# Collaborations

We joined up with the National University of Singapore iGEM Team to collaborate and help each other with the modelling aspect of our projects.

In order to assist us characterise our star peptide, we asked NUS Singapore to create a simple diffusion simulation on MATLAB. Their diffusion program and our subsequent utilisation of this simulator can be found here.

The NUS Singapore team asked us to help them visualise and compare the simulation and theoretical solutions they developed for their cylindrical diffusion system. Their model involves determining the concentration of a particular molecule in terms of cylindrical coordinates at a particular instance in time. The coordinate system of their model is illustrated below.

NUS Singapore provided us with results from a two-dimensional diffusion simulation they developed. The simulation data contains $r$ and $z$ values for different time steps in the cylindrical bacteria. The initial condition of their model is visualised below, with yellow representing a high concentration and purple representing a low concentration.

Using MATLAB, we were able to provide visual representations for various time steps of their simulation.

From the images displayed above, we can see that the system undergoes diffusion until the concentration field is essentially uniform.

NUS Singapore also provided as with us with the equations for the theoretical solution they had developed to the cyclindrical diffusion problem:

Using the same initial concentration field used in the simulation, we attempted to implement this theoretical solution in MATLAB. Our goal was to vary the number of terms in the series and visualise the resulting concentration fields. Unfortunately, due to some difficulties experienced in the implementation process, we cannot be confident that our results are an accurate representation of the theoretical model provided. In the future, we recommend that an integrator specific to cylindrical coordinates and this model be developed in order for the Kik term to be accurately determined.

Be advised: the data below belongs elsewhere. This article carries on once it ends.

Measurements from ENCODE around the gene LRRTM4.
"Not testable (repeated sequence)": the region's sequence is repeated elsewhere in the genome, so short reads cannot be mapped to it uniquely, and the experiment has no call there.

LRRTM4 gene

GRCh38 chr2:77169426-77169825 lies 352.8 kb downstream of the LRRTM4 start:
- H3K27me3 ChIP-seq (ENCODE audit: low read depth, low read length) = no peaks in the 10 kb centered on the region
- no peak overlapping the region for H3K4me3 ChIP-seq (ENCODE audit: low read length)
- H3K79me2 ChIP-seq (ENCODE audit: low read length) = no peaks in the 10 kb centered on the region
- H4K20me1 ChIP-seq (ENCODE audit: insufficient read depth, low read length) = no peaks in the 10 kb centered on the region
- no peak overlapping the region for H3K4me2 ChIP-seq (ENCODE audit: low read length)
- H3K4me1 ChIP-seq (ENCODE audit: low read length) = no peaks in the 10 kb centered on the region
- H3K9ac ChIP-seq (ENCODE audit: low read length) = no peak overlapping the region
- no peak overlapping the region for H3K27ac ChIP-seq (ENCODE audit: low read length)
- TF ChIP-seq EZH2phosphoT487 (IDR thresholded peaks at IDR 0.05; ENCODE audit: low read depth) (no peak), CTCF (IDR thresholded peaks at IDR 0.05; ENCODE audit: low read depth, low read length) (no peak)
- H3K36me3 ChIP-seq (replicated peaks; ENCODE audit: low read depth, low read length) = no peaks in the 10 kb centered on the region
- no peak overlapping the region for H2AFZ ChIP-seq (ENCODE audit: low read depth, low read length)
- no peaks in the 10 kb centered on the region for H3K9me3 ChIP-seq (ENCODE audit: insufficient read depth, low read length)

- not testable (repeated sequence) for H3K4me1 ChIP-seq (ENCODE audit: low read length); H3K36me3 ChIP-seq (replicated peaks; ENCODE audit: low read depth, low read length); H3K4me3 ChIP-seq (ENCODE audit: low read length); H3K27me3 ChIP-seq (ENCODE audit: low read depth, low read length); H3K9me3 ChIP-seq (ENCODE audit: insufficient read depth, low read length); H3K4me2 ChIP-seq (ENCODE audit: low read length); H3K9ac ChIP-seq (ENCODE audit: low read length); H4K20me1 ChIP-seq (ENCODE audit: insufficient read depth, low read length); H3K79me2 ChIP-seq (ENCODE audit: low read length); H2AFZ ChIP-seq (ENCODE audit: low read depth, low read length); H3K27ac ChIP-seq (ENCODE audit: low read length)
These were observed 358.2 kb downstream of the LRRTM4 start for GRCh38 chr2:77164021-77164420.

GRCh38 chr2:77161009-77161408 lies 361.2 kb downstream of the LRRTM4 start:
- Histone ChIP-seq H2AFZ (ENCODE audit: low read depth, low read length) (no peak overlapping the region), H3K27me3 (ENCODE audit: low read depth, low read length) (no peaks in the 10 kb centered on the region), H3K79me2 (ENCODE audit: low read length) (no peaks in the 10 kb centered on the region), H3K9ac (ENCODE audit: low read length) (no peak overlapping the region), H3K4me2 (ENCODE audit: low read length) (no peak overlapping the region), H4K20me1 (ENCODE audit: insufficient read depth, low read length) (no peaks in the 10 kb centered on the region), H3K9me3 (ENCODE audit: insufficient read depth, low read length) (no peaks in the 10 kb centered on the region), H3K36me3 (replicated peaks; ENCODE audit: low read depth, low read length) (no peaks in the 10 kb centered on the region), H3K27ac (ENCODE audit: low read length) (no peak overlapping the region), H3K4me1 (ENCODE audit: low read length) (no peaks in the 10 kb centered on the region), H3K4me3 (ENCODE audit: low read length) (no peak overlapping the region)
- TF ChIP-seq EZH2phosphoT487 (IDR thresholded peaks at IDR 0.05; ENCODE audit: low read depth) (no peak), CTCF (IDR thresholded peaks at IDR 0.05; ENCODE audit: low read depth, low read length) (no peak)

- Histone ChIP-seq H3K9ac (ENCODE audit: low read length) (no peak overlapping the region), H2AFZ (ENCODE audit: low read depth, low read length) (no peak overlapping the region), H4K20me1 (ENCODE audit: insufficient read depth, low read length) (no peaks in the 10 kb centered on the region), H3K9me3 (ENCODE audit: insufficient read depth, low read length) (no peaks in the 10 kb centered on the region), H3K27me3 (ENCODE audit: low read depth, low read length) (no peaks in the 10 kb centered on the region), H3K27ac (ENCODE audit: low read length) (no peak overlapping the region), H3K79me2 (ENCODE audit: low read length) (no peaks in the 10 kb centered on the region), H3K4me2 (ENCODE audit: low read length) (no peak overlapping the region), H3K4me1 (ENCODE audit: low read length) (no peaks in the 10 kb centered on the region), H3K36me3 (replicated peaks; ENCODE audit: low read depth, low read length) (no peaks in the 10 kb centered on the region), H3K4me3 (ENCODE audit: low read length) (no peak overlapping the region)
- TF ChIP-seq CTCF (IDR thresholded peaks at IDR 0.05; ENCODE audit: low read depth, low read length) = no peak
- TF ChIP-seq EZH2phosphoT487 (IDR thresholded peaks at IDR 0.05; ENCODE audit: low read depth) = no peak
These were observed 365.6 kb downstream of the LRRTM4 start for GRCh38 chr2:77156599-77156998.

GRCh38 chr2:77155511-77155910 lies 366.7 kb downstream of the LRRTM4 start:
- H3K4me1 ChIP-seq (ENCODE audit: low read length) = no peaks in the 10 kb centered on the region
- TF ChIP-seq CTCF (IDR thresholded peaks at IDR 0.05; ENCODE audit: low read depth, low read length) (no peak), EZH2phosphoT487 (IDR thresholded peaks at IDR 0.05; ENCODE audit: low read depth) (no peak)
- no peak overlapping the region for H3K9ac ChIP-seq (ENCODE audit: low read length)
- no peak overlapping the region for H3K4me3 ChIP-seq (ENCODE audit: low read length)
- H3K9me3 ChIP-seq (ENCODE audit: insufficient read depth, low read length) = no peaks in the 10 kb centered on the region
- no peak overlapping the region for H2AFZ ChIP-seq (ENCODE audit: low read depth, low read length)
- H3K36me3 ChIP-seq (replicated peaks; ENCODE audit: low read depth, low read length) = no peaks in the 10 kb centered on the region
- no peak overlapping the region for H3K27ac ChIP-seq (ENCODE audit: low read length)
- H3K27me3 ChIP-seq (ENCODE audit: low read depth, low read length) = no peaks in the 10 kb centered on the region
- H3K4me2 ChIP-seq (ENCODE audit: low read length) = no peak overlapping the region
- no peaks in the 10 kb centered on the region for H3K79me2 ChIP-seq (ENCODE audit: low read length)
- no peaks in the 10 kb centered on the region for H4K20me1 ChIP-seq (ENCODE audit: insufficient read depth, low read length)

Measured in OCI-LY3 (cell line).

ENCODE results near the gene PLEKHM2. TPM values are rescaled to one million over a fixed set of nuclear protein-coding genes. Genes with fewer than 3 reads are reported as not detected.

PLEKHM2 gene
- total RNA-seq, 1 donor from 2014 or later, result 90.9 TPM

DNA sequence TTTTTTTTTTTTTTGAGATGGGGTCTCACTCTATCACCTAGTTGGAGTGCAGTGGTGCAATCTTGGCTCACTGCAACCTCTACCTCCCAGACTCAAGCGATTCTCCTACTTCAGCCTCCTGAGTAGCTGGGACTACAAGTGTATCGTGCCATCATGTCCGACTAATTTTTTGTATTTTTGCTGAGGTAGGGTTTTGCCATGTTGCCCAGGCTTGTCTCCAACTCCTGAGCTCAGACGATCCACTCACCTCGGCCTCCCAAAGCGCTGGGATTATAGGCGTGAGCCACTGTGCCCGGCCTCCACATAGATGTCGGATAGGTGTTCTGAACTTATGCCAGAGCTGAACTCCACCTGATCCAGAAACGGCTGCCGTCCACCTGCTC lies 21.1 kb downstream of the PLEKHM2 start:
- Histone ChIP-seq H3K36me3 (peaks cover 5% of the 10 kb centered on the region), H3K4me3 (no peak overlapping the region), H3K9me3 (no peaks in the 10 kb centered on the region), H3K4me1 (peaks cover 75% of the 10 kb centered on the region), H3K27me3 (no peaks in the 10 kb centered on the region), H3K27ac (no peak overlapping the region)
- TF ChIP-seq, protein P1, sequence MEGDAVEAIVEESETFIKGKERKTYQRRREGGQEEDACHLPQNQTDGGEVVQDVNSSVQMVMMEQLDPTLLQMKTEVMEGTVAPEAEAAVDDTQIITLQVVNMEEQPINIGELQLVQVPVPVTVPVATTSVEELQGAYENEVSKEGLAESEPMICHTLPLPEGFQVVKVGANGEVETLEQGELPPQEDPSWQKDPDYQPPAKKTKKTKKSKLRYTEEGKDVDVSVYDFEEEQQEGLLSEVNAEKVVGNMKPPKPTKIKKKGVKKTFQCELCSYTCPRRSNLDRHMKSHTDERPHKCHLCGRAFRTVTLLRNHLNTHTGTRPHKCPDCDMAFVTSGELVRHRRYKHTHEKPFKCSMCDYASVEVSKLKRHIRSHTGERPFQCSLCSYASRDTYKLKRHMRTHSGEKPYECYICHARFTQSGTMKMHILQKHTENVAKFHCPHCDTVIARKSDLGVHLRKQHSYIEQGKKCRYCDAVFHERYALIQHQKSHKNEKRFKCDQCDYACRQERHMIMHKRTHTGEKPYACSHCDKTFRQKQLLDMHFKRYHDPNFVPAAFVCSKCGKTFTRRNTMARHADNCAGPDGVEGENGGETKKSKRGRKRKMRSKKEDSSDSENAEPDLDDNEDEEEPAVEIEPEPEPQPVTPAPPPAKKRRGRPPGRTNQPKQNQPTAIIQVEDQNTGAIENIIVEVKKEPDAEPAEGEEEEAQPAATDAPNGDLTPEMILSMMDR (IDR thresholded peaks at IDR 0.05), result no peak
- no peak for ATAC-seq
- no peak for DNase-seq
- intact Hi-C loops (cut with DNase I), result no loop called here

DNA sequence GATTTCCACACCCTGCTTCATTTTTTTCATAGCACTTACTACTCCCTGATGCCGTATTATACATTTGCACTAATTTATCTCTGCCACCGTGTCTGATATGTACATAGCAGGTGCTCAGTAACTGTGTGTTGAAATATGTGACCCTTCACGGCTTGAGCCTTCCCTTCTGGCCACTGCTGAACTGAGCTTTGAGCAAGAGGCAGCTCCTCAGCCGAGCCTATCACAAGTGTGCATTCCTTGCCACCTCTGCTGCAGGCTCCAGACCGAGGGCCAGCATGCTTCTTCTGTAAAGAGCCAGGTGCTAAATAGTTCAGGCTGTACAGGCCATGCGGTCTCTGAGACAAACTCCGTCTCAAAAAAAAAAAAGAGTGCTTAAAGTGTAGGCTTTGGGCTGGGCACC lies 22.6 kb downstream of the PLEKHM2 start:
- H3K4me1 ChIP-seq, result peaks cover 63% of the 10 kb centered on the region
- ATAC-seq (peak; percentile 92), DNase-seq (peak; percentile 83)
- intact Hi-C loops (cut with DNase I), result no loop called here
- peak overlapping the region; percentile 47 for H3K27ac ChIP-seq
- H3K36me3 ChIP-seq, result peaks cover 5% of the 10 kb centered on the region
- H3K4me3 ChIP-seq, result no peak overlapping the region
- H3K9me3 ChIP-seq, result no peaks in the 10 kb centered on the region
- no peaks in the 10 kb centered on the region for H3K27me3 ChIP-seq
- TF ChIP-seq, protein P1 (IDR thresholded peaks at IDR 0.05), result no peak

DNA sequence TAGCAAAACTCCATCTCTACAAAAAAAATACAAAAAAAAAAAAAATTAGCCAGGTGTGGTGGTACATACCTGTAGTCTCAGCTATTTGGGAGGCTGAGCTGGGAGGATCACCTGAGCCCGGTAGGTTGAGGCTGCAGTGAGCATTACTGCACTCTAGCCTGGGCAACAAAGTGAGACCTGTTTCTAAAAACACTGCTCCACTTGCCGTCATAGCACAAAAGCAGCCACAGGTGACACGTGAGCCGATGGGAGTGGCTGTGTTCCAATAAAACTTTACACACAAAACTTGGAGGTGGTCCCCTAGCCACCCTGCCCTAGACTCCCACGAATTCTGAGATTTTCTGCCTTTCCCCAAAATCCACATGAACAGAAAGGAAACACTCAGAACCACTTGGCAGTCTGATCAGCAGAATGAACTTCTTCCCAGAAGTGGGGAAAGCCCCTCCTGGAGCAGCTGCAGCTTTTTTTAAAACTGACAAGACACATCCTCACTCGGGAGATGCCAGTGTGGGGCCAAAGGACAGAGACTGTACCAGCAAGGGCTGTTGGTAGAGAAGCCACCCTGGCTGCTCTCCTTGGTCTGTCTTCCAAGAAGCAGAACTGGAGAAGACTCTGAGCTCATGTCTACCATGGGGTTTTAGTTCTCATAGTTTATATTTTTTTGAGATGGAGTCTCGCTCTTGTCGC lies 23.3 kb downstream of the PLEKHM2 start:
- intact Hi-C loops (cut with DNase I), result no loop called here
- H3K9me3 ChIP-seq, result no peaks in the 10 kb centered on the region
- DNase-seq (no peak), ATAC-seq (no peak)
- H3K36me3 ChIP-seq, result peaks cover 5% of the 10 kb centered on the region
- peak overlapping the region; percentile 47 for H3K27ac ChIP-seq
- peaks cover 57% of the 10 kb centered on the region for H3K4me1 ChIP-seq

Nonetheless, featured below are the concentration fields obtained for different final values of $I$ and $K$ after 10ms. Although these fields are not representative of the theoretical solution, the impact of the number of terms in the series used is still evident. It can therefore be recommended that if this theoretical solution is to be used for further analysis, the maximum number of terms permitted by the available computing power should be used.

$$I = K = 1$$ |
$$I = K = 2$$ |
$$I = K = 3$$ |

$$I = K = 4$$ |
$$I = K = 5$$ |